Given two elements $(a_0,a_1,a_2,\ldots)$ and $(b_0,b_1,b_2,\ldots)$ of the direct sum, I will define their product as $$(a_0,a_1,a_2,\ldots)\times(b_0,b_1,b_2,\ldots) = (c_0,c_1,c_2,\ldots)$$ where for each nonnegative integer $k$, $$c_k = a_0b_k + a_1b_{k-1}+\cdots+a_kb_0 = \sum_{j=0}^k a_jb_{k-j},$$ where the products and sum on the right hand side are the usual integer products.

We then define "$x$" to be the tuple $(0,1,0,0,\ldots)$, and for each $m\in\mathbb{Z}$, wee identify $m$ with the tuple $(m,0,0,\ldots)$. Then we prove that every element of $\mathbb{Z}[x]$ can be written uniquely as $$a_0+a_1x+\cdots+a_nx^n\quad \text{or as}\quad 0$$ where $a_n\neq0$, and the sums and products on the left hand side are the ones we've defined, not the ones from $\mathbb{Z}$.

Note this makes $\mathbb{Z}[x]$ into a ring (in fact a graded ring). But even though the elements are "really" tuples, we do not define the product entry-by-entry.

Rotman's definition is again trying to get at the fact that it is equivalent to describe an external direct sum as it is to describe an internal direct sum as subgroups of a group satisfying certain properties.

  • $\begingroup$ Thank you so much for the detailed answer and I am really sorry for the late reply. Let me summarize your points and see if I understand them. So these two views (writing as a vector and writing as a sum) are essentially the same, the key point here is the definition of the multiplication. If we view an element $s\in S$ as a vector $s=(x_{0},x_{1},\cdots)$, then the multiplication of two elements $s,e\in S$ is what you defined above $se=(u_{0},u_{1},\cdots)$ where $u_{k}=\sum_{i=0}^{k}x_{i}y_{k-i},$ where $x_{i}y_{k-i}$ is the ring multiplication. $\endgroup$ Jan 22 at 4:50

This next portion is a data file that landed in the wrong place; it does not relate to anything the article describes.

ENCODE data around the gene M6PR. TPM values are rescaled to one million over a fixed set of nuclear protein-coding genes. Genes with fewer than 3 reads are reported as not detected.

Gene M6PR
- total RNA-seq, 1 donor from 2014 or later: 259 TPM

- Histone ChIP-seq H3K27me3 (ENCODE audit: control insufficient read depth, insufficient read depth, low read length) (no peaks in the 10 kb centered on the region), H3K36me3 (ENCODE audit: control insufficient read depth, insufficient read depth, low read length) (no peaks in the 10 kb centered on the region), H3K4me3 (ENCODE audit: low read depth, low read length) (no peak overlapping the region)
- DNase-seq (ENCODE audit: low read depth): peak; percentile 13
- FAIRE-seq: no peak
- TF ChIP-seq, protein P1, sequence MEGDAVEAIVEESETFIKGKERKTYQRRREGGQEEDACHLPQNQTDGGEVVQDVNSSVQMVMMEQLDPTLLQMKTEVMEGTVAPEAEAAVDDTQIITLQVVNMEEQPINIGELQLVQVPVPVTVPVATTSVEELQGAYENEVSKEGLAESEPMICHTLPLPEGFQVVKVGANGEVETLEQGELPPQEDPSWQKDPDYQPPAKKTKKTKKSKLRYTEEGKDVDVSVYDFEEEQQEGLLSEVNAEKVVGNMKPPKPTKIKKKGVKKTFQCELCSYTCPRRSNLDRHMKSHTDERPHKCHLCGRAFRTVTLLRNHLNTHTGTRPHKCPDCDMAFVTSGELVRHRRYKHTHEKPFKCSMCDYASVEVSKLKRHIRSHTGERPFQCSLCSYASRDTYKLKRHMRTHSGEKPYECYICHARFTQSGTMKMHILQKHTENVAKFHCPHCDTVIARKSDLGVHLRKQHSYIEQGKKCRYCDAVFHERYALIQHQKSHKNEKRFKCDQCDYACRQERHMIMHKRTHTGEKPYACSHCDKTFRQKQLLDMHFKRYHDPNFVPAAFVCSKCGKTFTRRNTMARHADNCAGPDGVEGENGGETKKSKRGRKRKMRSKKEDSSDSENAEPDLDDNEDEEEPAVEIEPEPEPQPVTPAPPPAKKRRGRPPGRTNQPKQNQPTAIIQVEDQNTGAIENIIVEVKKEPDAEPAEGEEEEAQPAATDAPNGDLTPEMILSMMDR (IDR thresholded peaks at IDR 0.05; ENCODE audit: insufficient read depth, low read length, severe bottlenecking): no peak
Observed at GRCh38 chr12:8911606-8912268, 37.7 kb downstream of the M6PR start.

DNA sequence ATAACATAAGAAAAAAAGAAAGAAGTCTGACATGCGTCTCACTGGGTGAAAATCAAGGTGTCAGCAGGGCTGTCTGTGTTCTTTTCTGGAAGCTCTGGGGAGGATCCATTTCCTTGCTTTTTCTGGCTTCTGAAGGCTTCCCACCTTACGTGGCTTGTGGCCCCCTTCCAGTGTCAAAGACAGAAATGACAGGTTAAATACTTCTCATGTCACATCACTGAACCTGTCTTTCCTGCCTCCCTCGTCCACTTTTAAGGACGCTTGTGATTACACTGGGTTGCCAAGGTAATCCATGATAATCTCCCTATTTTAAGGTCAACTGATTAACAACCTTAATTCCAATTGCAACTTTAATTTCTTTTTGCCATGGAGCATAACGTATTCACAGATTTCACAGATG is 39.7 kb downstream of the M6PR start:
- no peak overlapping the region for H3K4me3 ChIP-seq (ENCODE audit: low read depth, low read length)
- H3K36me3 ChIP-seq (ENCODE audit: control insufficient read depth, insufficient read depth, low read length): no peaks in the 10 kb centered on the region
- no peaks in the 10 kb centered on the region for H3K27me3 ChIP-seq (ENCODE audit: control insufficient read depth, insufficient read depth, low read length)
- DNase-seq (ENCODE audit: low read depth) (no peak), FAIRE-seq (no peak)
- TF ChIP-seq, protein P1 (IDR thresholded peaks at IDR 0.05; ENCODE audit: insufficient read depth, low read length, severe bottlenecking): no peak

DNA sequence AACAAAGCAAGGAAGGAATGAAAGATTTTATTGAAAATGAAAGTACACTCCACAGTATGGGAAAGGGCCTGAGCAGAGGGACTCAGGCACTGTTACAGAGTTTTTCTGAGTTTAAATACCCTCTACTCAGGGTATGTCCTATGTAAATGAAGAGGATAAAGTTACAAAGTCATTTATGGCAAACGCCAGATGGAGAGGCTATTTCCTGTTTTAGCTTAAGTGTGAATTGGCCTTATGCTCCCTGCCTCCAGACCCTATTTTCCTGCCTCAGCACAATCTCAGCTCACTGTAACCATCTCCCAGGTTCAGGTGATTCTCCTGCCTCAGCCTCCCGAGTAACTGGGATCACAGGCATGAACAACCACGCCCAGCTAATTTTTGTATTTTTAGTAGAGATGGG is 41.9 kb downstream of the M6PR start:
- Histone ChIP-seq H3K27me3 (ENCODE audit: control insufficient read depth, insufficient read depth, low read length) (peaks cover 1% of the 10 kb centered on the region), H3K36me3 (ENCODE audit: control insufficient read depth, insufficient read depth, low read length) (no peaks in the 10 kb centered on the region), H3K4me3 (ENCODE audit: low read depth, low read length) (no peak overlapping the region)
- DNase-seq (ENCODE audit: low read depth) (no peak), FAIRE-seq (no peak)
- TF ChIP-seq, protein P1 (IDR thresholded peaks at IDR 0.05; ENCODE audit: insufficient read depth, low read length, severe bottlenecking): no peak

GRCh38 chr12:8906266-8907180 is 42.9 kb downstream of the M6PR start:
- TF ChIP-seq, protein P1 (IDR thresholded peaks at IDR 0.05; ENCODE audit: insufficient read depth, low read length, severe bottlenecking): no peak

• $\begingroup$ However, if we view $s\in S$ as $s=\sum_{d\geq 0}x_{d}$, then for two elements $s,e\in S$, the product of them is just the ring multiplication $se=(\sum_{d\geq 0}x_{d})(\sum_{d\geq 0}y_{d})$, and since both sums are finite, I believe that after some kind of rearrangement, $se$ can finally be written as $\sum_{k\geq 0}\sum_{i=0}^{k}x_{i}y_{k-i}$. And thus, if we want to go from here back to the vector view, we can do this, because then $se=(u_{0},u_{1},\cdots,)$ if we identity each summand as a coordinate in the vector. $\endgroup$ Jan 22 at 4:52
  • $\begingroup$ I am understanding it correctly? So in the future, I will just consider an element $x\in S=\bigoplus_{d\geq 0}S_{d}$ as $x=\sum_{d\geq 0}x_{d}$ with $x_{d}\in S_{d}$, finitely many of them nonzero, unique. And if I want to prove that some element $y$ belongs to $S$, I will just need to prove that $y$ can be written as a finite sum of elements from the $S_{d}$, right? In this way, it is more like $S$ is a "sum" of elements from itself, much better than considering vectors every time. $\endgroup$ Jan 22 at 5:02
  • $\begingroup$ @JacobsonRadical I think you are understanding correctly. $\endgroup$ Jan 23 at 4:26
  • $\begingroup$ Great. Thank you so much for this great answer! $\endgroup$ Jan 23 at 18:15

I believe your confusion comes from the definition of the multiplication map for the direct product of rings. Both definitions of direct sum are right and coincide module isomorphism, but the multiplication is very different in the case of a graded ring: If $S=\bigoplus_{g\geq 0} S_d$ is a graded ring, and if you consider its elements as sequences that is, you see the direct sum as an external direct sum), then if $r=(x_0,x_1,\dots)$ and $r=(y_0,y_1,\dots)$ are elements in $S$ then its multiplication is given by "polynomial multiplication", that is $$ rs = (u_0,u_1,\dots) $$ where $$ u_i = \sum_{j=0}^{i} x_j y_{i-j}. $$ As both sequences are eventually zero, this multiplication is well defined. With this definition of the multiplication in the case of external direct sum, it coincides with multiplication in the case of internal direct sum.

  • $\begingroup$ @ArturoMagidin Oops! Sorry for that, I know the difference, I just had a "lapsus brutus" (or "lapsus linguis" if you prefer). $\endgroup$
    – Albert
    Jan 21 at 20:53